The firm responsible for running the Criminal Records Bureau on
behalf of the Home Office has been forced to pay back nearly
£2m for its role in the CRB’s failings, it emerged this
Paul Goggins, the minister with responsibility for the CRB, said in
a letter to Matthew Taylor, the Liberal Democrat shadow treasury
spokesperson, that Capita had returned £1.8m in damages and
service credits up to January this year.
Further service credits have continued to be deducted since
February. However, agreements on the sums involved are part of
continuing contractual negotiations relating to the implementation
of the recommendations by the independent review team set up by the
government last September to investigate the CRB fiasco.
“The fact that ministers have already clawed back £1.8m in
penalties shows what a monumental failure the Criminal Records
Bureau has been,” Taylor said. “This contract was a botched job for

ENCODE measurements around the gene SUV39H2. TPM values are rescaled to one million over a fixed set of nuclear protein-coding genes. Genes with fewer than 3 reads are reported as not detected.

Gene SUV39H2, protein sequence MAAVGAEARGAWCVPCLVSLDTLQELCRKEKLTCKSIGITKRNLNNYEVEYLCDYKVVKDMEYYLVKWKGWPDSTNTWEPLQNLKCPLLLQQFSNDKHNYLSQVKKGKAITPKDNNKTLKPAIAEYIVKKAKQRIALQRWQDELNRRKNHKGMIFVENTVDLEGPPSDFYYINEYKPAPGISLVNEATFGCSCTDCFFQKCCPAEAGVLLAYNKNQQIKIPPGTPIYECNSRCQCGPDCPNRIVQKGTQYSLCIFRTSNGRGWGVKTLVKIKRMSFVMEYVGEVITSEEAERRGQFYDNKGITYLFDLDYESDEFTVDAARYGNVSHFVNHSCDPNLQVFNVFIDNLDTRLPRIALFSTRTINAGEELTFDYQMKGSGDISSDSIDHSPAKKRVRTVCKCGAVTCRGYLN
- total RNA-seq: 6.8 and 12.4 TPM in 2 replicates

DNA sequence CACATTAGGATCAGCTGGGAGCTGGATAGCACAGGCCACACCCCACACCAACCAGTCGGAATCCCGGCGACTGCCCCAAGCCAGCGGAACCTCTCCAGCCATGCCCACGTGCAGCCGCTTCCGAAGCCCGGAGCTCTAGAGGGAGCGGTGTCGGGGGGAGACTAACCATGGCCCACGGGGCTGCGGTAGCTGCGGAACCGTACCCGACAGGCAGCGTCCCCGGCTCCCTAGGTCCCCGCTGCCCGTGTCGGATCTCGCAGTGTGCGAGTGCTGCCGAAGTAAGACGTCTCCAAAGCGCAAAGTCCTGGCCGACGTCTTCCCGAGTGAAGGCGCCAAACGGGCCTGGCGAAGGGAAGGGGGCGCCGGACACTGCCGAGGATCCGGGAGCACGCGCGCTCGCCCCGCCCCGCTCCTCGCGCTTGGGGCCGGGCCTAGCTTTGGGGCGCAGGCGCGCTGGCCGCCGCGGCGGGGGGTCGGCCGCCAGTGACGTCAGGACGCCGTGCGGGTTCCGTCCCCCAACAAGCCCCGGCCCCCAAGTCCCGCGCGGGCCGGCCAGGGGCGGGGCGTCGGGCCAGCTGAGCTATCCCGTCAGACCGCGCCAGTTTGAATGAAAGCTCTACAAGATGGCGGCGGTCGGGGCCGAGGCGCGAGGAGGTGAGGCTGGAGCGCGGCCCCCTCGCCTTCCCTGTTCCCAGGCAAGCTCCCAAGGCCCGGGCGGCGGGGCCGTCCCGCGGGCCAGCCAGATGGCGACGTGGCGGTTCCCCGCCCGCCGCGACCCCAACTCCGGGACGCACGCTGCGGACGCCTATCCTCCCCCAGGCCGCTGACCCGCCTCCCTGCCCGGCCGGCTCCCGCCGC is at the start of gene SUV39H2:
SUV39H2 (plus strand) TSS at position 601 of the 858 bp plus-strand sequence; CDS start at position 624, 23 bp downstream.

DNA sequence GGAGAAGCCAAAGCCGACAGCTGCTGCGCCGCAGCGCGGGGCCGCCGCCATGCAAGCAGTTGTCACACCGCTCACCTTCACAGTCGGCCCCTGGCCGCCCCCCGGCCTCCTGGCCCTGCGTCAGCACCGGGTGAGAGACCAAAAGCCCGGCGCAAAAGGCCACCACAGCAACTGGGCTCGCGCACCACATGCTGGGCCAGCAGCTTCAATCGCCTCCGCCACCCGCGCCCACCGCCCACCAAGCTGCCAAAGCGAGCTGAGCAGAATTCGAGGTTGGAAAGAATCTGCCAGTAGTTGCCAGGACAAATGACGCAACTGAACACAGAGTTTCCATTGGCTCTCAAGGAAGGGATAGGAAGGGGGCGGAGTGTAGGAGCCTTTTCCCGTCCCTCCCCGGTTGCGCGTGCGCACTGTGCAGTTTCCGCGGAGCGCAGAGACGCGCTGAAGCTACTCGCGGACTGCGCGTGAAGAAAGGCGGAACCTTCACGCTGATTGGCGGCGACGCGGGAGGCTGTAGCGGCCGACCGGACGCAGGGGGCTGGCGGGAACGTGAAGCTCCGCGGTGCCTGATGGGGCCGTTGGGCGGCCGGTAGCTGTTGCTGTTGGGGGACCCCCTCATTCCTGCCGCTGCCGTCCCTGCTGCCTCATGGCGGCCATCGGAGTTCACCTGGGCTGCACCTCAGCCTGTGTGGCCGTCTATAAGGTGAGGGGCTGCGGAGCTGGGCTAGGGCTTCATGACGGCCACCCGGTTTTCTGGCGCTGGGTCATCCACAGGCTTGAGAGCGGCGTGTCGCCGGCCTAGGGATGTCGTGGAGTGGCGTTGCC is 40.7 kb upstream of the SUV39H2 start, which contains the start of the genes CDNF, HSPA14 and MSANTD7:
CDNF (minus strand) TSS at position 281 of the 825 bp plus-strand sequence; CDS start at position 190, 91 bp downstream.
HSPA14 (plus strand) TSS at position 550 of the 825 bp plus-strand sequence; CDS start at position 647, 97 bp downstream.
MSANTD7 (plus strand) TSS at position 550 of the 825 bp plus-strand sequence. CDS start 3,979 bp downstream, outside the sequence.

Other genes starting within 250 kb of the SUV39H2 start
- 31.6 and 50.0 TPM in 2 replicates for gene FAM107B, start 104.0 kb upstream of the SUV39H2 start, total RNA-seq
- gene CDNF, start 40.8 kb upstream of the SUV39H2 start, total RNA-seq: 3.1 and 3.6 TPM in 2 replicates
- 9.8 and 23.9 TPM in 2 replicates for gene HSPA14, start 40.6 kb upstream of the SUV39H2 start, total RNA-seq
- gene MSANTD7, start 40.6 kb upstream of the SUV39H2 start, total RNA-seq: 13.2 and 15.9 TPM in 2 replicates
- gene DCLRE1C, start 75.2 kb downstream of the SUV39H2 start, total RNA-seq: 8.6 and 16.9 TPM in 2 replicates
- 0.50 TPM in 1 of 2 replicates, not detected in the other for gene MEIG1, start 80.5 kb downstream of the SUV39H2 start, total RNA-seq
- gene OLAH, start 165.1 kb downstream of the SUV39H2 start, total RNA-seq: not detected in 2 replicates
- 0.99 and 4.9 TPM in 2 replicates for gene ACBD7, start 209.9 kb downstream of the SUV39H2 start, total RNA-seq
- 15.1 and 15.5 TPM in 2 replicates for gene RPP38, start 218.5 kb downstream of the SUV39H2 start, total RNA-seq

which the government and private sector must share equal
“To make matters worse, the contract and the penalties incurred
under it have been shrouded in secrecy.”
The figures emerged following a complaint to the parliamentary
ombudsman, Ann Abraham, regarding the Home Office’s failure to
respond to Taylor’s questions on the CRB and Capita.
Goggins attributed the delay to the confidentiality clauses in the
Capita-Home Office contract, which the company said covered
information on damages.
The letter from Goggins revealed that the £1.8m included
damages of £690,000 for delays in the CRB development
programme and web-based application system, and problems relating
to the National Intelligence Service. Service credits worth
£1.1m were deducted for failure to meet service standards,
including turnaround times.
Taylor has now called for officials linked to the planning of the
CRB to stand down from their jobs. “None of the officials involved
in the planning and inception of the CRB have lost their jobs,” he
said. “It is surely now time for them to step down.”